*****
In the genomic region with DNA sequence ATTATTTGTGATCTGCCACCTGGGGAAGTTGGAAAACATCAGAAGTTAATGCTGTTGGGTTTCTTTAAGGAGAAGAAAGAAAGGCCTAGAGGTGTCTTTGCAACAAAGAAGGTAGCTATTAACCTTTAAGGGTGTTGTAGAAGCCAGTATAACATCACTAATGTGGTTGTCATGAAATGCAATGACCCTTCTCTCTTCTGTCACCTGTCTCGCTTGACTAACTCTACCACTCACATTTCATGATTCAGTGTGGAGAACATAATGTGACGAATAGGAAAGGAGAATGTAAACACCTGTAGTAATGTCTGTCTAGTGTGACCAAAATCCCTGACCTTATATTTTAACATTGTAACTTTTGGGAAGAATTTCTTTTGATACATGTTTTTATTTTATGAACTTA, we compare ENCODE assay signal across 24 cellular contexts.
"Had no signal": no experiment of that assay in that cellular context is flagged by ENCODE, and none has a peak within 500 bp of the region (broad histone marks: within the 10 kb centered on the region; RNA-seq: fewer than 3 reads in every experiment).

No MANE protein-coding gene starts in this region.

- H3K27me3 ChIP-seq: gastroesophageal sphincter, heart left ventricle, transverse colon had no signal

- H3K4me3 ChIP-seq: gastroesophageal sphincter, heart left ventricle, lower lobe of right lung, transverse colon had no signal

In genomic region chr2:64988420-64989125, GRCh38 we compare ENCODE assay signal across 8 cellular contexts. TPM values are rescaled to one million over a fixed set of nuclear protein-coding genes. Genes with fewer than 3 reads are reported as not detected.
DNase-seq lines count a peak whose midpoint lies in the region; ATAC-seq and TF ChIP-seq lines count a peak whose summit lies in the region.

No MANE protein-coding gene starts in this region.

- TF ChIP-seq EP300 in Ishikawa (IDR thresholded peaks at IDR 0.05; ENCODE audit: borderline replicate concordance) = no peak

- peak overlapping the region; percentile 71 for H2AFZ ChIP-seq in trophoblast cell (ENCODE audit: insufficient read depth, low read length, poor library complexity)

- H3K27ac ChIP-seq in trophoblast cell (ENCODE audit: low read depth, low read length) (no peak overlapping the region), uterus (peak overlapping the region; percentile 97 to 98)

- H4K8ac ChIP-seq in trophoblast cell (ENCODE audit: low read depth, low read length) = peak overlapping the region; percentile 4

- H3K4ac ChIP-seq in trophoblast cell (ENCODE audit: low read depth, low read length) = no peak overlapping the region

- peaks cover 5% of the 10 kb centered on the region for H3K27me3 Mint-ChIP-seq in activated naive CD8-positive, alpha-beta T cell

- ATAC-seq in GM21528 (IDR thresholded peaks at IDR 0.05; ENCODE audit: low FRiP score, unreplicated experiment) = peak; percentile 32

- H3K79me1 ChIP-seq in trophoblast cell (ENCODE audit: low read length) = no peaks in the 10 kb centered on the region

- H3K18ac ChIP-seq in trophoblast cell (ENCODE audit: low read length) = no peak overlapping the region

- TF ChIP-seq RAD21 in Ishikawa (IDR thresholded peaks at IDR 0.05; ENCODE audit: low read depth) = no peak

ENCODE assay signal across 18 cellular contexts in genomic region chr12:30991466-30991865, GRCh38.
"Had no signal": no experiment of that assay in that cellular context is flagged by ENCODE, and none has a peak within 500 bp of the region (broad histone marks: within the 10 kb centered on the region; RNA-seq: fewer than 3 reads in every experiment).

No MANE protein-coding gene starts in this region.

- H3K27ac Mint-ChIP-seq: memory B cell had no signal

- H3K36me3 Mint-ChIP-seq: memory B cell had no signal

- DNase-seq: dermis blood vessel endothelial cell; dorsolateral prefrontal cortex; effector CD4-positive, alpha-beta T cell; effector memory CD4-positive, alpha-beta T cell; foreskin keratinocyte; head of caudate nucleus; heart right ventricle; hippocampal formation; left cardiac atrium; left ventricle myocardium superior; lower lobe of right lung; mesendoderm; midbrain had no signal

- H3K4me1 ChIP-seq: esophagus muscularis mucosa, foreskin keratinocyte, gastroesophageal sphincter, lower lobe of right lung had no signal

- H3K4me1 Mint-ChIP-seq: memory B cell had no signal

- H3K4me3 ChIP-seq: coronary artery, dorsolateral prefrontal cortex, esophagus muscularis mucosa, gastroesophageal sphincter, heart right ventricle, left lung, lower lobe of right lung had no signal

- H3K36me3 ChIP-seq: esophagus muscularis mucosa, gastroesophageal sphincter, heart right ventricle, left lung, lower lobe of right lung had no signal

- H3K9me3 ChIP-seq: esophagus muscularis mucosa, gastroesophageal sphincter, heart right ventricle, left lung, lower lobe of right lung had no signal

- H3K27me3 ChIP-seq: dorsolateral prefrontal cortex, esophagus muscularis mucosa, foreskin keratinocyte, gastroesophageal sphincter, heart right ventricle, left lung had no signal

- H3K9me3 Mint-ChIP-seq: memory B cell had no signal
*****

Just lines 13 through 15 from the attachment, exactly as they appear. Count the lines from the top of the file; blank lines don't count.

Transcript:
- H3K4ac ChIP-seq in trophoblast cell (ENCODE audit: low read depth, low read length) = no peak overlapping the region

- peaks cover 5% of the 10 kb centered on the region for H3K27me3 Mint-ChIP-seq in activated naive CD8-positive, alpha-beta T cell

- ATAC-seq in GM21528 (IDR thresholded peaks at IDR 0.05; ENCODE audit: low FRiP score, unreplicated experiment) = peak; percentile 32